Talking Sport - Daz was a gem

Phil Wilkinson
Phil Wilkinson

IT’S always disappointing when a player is forced to retire early. It’s even sadder when it happens to someone like Darrell Goulding.

Because he is one of the most champion people you could ever wish to meet.

In years of dealing with athletes - inside gyms, outside dressing rooms and on the phone - I can honestly say that Darrell has been one of the best.

He shies away from the spotlight (he isn’t on social media) but he has never refused an interview ... and he doesn’t mind saying what he thinks.

He’s generous with his time, too. I once asked him to present the awards at my son’s team awards night, and he didn’t hesitate to say yes. Didn’t moan, either, when the 10 minutes I told him it would last stretched into the second hour!

A friend who runs a charity told me a similar story. Nothing is too much for him.

And of course, let’s not forget the career he has had for his home-town club.

A classy centre, he first played for Wigan when he was 17, and went on to play in two World Club Challenges, won the Challenge Cup and Super League trophies in 2013, and represented England.

He was modest about his role in Wigan’s Grand Final charge in 2010, but 29 tries in 26 appearances – many from the alien position of wing – tells a different story. On and off the pitch, he has been a credit to his club, his town, his family and himself.

WHAT I liked most about Matty Bowen’s performance in Newcastle wasn’t the two tries he scored which put the polish on a brilliant win.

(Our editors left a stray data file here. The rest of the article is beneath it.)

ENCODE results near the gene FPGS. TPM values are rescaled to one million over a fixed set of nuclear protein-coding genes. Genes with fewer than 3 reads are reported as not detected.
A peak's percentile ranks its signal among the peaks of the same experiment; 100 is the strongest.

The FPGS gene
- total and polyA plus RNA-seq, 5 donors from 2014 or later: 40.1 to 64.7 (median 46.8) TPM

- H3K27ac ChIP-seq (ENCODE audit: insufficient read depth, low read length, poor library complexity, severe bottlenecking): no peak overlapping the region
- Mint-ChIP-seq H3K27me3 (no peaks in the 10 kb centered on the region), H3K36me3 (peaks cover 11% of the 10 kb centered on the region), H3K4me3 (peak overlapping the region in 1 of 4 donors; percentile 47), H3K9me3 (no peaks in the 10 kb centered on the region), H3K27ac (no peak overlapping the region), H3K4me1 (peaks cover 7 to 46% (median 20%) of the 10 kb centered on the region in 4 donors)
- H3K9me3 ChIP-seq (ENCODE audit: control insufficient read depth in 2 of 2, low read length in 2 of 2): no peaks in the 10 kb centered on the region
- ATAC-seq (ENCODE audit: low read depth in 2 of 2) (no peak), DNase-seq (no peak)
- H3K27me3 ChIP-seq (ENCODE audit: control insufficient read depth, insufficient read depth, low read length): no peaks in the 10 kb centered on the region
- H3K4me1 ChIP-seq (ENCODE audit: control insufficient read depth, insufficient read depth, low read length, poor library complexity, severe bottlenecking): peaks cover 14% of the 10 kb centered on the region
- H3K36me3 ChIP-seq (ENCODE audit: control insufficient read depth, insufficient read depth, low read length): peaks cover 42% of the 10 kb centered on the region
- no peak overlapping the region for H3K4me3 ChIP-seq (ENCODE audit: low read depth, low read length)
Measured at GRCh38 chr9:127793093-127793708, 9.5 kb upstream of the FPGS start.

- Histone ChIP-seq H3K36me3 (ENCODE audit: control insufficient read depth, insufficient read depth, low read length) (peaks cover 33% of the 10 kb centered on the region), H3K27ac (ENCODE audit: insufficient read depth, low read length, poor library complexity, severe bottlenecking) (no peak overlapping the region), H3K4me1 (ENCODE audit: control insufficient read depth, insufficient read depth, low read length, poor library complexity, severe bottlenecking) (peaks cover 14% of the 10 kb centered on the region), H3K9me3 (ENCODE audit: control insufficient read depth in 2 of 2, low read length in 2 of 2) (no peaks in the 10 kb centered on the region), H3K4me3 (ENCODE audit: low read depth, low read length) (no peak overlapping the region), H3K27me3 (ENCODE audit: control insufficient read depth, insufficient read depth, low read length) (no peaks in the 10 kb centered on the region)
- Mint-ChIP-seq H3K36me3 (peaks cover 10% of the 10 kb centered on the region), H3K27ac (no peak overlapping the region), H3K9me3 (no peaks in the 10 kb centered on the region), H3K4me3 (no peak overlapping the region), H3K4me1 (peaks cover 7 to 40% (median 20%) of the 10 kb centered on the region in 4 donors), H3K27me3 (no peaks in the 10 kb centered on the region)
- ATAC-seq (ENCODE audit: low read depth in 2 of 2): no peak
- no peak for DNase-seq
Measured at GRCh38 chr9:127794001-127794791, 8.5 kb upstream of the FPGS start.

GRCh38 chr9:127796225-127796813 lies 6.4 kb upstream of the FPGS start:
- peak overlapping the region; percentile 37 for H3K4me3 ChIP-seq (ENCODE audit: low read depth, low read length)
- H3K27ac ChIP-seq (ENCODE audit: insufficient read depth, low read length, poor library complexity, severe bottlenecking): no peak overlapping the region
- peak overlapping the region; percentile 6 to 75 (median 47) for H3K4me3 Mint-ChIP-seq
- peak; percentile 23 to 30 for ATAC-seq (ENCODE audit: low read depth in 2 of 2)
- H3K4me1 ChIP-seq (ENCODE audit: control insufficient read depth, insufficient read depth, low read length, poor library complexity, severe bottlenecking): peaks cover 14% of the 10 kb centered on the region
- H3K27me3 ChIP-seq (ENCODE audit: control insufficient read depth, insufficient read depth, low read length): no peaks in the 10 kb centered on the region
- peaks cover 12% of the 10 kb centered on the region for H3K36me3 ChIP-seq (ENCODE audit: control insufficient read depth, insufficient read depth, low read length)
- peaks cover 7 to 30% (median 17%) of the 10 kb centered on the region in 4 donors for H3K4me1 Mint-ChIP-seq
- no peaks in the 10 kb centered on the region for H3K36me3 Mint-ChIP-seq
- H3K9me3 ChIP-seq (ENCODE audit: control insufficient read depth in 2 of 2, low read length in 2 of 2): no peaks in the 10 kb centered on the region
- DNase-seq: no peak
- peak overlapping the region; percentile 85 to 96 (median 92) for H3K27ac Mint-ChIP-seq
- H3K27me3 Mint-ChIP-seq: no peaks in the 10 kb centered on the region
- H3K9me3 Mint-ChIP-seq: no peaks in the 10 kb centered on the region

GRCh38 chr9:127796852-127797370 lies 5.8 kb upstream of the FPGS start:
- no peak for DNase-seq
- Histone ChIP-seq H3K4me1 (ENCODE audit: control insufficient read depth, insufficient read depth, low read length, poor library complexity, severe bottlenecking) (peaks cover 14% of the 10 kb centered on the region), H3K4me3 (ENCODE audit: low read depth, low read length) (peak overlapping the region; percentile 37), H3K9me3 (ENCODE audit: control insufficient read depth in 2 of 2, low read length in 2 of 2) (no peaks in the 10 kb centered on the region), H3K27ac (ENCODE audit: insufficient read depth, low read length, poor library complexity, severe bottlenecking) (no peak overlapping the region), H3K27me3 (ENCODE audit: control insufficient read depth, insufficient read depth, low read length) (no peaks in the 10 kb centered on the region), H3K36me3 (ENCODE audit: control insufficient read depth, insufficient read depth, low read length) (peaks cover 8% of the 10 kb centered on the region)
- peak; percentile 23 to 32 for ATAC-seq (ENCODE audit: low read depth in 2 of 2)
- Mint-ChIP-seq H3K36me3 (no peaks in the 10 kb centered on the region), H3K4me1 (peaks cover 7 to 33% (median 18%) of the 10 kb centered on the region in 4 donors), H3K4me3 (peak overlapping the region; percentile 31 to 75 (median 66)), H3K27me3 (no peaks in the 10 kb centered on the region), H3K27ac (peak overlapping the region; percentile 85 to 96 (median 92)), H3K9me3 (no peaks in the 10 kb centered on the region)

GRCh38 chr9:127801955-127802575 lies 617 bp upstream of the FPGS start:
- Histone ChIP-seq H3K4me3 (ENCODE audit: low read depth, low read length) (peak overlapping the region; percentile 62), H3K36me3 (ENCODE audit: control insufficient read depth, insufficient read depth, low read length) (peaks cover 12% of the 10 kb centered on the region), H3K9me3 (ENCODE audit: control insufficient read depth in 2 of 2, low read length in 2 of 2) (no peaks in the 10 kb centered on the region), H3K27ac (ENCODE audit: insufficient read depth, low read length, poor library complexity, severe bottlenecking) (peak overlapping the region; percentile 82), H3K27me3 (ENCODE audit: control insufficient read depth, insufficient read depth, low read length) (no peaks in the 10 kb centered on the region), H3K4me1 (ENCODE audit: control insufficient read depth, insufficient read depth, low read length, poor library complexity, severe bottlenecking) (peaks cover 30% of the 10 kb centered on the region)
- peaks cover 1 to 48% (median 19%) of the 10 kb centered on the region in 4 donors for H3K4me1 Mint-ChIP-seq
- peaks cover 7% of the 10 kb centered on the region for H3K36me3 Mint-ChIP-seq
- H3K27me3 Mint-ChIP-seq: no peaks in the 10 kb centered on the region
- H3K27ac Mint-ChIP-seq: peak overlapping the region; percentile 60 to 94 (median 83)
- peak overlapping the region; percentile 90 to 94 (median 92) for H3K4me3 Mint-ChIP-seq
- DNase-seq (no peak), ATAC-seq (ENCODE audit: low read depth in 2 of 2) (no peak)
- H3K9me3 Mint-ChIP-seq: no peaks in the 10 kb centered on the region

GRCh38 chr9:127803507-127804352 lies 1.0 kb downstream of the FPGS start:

It was the pass to Joe Burgess which set up his long-range scorcher.

Sure, it was a simple pass. Anyone could make it.

But think about it for a minute. Here was a bloke who had been questioned and criticised. A former NRL superstar who had been dropped for nine games.

Imagine, for a second, the reaction if that pass had been spilled.

Metres from their own line and, at 12-8 down, Leeds could have pounced on the error to swell their lead before half-time.

His ‘shocker’ would no doubt have been dissected by the Sky Sports team as it was replayed – in HD and in slow-motion – while fans inside the ground would surely have vented their annoyance.

And yet, having raced to take the ball on the full, he skipped towards Burgess and, having spotted the scoring chance – with the winger in full-flow – he had the self-confidence to deliver the pass. For that alone, he deserves huge praise.

NOT only has Sepp Blatter presided over a sports body which gave a desert state the World Cup, many of his Fifa colleagues are being investigated for corruption.

You may be thinking you couldn’t despise him any more. And you’d be wrong.

Because after being re-elected to his role last week, he paraded onto a stage with cabaret dancers and said: “We must continue to fight for positive change in football, even when some among us let us down. So please,

enjoy our show!”


TWEET of the week has to go to Latics’ goalkeeping coach Mike Pollitt, who posted a selfie of himself with Gareth Bale in a sun-kissed resort, and the caption: “Stop mithering, Gareth.”